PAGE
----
25 November 2020

Meet Peter Thompson

Meet Peter Thompson, YPI Managing Partner, Yacht Sales

What brought you into the world of sailing?

Like most careers, it was a combination of accident and fluke. I started sailing in my childhood then began my career working on commercial fishing boats. While visiting a friend he steered me into engineering, which progressed into becoming Captain. During that time, my speciality was working on yachts that did long voyages, which led me to circumnavigating the globe four times. It was a rarity at the time, so often it was just my crew and a fellow captain, Martyn Walker and the crew of the Feadship Montigne running into each other in the same locations. We would be sailing into an isolated bay and I would hear his whistling come over the radio….or he would come round the corner and see our crew salute as we had got there just before. So although it could be isolating, there was a brilliant camaraderie between our two crews. After 26 years, I came ashore and started the next chapter of my career as a sales broker.

What attracted you to YPI?

Previously I ran my own business, TWW Yachts, with two co-founders. We built a very successful business over four years, but in March 2020 it became a natural point in time to move on from that business. Lionel Richard, Head of Business Development at YPI, is a great friend of mine and introduced me to the company. YPI has a long history within yachting so I was already familiar with the brand and saw the fantastic opportunity to revitalise the sales department. We’ve been building an exceptional team and between us have the connections, network and fantastic people for an exciting future.

Over the last decade we’ve seen an increase in luxury exploration vessels and large, faster and more powerful yachts. Do you see this remaining increasingly important to clients?

Yes and no. When I first came into yachting 30m was a huge boat. The yacht SOMETHING COOL II, built by Feadship for Freddie Heinken, was rebuilt in 1972 and was the largest boat of its time. In 1993 yacht ACHIEVER was 50m and then REVERIE in 2000 was the largest superyacht built by Benetti at 1,975 gross tonnage. Today DILBAR is almost 16,000 gross tonnes. As wealth and technology has increased we’re seeing a diversity of yachts that reflect the technological advances and change in how clients want to spend their free time. What we anticipate is a growth in the sweet spot of 30m-70m yachts, with more choices that will attract both existing and new clients to yachting.

What three pieces of advice would you give to clients buying their first yacht?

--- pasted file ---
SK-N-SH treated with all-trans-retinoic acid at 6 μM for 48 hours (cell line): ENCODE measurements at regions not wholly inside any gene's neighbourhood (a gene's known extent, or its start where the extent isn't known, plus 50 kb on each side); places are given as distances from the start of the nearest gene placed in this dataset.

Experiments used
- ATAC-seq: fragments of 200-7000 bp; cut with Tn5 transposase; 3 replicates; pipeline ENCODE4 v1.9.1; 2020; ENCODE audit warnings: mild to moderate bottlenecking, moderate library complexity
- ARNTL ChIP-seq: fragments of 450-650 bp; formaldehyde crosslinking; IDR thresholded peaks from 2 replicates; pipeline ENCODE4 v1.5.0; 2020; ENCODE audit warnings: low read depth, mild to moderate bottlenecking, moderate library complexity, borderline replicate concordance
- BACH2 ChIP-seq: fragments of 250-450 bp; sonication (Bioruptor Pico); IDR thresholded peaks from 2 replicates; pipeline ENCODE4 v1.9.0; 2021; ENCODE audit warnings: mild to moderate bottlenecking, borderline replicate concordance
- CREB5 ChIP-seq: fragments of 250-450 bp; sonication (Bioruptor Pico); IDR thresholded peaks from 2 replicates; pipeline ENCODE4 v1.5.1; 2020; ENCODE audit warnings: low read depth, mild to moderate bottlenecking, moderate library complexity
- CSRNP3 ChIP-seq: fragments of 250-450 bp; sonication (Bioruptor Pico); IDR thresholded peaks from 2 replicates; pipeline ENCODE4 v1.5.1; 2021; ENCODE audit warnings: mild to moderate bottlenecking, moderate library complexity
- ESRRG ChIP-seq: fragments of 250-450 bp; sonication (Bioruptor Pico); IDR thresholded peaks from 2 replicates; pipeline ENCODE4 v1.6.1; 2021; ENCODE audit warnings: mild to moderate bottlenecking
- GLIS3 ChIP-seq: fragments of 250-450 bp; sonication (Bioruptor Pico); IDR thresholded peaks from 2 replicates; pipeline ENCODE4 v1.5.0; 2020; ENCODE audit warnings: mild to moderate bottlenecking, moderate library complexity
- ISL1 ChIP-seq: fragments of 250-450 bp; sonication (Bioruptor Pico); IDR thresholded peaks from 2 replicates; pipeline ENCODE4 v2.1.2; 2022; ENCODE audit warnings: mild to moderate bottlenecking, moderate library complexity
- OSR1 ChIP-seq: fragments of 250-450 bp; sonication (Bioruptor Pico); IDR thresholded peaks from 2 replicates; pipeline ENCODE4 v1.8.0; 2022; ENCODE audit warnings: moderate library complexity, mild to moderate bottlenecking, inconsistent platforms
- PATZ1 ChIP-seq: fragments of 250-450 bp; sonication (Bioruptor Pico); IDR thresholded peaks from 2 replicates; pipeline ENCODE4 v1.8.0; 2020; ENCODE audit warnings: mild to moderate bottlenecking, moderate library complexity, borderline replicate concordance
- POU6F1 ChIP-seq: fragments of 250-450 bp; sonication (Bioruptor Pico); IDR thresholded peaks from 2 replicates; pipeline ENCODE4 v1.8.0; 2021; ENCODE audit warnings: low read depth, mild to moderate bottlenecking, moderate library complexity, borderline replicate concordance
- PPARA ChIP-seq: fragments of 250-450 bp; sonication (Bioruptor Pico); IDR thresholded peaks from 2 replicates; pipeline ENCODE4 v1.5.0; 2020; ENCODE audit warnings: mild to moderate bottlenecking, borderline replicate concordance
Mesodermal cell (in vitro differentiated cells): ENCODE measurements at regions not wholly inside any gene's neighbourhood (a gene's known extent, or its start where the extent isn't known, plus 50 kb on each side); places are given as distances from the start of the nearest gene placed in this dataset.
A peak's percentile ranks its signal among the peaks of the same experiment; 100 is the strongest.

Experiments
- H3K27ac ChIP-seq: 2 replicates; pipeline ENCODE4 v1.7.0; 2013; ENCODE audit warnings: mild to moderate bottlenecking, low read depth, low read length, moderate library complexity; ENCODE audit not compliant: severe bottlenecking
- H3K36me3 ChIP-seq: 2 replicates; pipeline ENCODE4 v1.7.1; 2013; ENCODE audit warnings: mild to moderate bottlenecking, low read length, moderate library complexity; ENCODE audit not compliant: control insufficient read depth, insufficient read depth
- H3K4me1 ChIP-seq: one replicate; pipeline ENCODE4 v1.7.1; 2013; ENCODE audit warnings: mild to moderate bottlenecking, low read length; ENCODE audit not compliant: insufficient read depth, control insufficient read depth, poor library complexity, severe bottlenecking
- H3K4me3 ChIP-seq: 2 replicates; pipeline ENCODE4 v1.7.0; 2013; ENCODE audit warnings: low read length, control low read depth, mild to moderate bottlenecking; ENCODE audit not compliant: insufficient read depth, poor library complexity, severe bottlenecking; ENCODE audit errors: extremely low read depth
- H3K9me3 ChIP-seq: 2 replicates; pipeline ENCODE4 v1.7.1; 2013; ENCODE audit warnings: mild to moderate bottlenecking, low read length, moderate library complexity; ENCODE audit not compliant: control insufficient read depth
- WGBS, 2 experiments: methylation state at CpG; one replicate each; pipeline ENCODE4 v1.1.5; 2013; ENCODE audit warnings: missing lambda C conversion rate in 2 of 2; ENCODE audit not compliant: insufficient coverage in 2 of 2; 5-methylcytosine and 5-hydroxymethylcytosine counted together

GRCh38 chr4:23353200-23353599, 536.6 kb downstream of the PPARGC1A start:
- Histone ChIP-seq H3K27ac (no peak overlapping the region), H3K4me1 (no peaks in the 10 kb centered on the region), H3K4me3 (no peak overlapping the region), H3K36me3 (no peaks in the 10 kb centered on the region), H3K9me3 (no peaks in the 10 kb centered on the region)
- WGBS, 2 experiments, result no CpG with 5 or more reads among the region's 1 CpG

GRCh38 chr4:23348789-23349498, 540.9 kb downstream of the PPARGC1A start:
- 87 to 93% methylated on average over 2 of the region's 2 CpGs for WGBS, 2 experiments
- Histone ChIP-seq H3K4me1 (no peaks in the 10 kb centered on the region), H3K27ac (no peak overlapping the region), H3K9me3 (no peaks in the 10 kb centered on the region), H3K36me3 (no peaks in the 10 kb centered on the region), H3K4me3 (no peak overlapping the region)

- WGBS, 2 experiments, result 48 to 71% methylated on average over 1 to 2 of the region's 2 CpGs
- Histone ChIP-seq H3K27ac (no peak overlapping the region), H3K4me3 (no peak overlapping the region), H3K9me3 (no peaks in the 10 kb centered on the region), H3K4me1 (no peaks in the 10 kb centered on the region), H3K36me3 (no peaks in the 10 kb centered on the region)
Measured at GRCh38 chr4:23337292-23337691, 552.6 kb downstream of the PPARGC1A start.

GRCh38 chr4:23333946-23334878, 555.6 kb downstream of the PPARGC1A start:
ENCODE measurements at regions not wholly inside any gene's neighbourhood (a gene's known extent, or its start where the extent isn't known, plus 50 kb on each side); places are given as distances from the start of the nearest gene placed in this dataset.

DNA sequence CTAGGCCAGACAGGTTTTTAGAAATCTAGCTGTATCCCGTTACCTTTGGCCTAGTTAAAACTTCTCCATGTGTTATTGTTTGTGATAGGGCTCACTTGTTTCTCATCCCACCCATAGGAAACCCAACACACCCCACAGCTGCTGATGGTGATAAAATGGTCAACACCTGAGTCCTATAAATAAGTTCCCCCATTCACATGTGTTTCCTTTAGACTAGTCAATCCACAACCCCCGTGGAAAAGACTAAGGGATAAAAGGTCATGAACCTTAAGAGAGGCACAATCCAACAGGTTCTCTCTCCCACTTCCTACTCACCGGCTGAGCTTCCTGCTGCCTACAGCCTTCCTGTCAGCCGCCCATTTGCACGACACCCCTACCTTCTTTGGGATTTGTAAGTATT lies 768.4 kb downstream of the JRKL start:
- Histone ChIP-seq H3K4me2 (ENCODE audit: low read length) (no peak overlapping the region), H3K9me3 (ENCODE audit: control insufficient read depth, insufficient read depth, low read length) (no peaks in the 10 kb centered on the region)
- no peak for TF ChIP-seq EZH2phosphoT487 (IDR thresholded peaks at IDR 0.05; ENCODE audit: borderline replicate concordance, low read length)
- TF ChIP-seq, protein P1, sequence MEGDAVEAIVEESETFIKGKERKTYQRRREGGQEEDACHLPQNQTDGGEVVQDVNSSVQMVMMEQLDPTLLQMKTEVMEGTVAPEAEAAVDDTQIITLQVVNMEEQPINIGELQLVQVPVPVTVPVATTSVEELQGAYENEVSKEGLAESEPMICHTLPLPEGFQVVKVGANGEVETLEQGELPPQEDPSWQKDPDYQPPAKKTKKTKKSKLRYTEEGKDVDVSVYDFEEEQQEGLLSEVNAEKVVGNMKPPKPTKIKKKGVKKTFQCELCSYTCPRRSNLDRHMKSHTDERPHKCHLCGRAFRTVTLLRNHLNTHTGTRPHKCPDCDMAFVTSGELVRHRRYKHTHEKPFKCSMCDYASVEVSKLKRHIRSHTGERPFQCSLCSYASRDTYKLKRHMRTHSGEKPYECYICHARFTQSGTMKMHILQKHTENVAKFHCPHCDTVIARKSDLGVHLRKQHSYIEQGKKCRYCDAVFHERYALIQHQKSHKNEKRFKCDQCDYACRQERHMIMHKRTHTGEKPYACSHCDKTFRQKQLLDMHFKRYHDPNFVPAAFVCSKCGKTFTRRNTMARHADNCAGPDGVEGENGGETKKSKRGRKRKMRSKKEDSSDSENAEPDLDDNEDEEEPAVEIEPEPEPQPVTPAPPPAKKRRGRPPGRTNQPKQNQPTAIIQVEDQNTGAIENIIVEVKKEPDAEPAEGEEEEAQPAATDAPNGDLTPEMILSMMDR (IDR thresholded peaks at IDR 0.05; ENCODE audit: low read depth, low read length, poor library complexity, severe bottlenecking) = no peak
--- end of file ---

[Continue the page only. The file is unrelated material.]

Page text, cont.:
1. Understand the cost to run the boat
  2. Choose wisely
  3. Don’t think about buying the boat. Think about selling it.


The cliche is that the two happiest days of your life are the day you buy and the day you sell, it is maybe not the whole story as there is a whole world of enjoyment between those two events; I believe that my role is to educate my client on the whole ownership journey. It’s vital to consider every aspect that comes with the yacht; how much will it cost to run? How many people are you comfortable having around you as crew? There’s also the pedigree of the manufacture and how that can impact depreciation, and whether you’re buying this as an heirloom for your grandchildren to enjoy, or an asset to enjoy and later sell.

What elements are crucial to a successful broker transaction?

Ultimately it depends upon the reactiveness and fluidity of the chain, and the open communication between all parties. It can be a complex transaction, particularly with yachts above 70m. Understandingly our clients will have their lawyers involved from the outset, but it is critical they also understand each element of the transaction. Our connections, knowledge and decades of expertise can be critical to the negotiations and for reassurance to the client.

You’ve circumnavigated the globe four times. How has it helped shape your career?

People and team management is crucial during a round-the-world cruise. Pre 2000, broadband connections were incredibly expensive and unreliable, so you often didn’t have contact back home. To leave and come back with the same crew taught me a huge amount about building a brilliant culture, looking out for each other and what it takes to manage and successfully lead a team. You also deal with high-stress situations, pulling off the impossible. One memory I have is salmon fishing in Alaska in a small motor tender, which suddenly broke down. Without paddles, we nervously watched as Kodiak bears started to circle the tender. They managed to get within 15m before the jet ski turned up to tow us away. In another incident, during a diving session in the Galapagos islands a member of the crew caught a nosebleed, just as we were swimming with hammerhead sharks. We were hauled out just in time.

What would be your dream destination?

The ice wins every time. I’ve lived in the Mediterranean for most of my life, so the ice and landscape is completely different and so special. A trip I’d love to do next is the North-West passage. I once read an article on ’50 places to go before you die’ and I have visited 49 of them, with Rio being the last one – but I’m keeping it off the bucket list in case it makes me immortal!

If I were new to yachting, I would sail from Croatia to Venice. There’s a wonderful island feeling, with controlled weather systems and world class restaurants. Croatia became very popular during the summer and remains one of the most beautiful places to sail.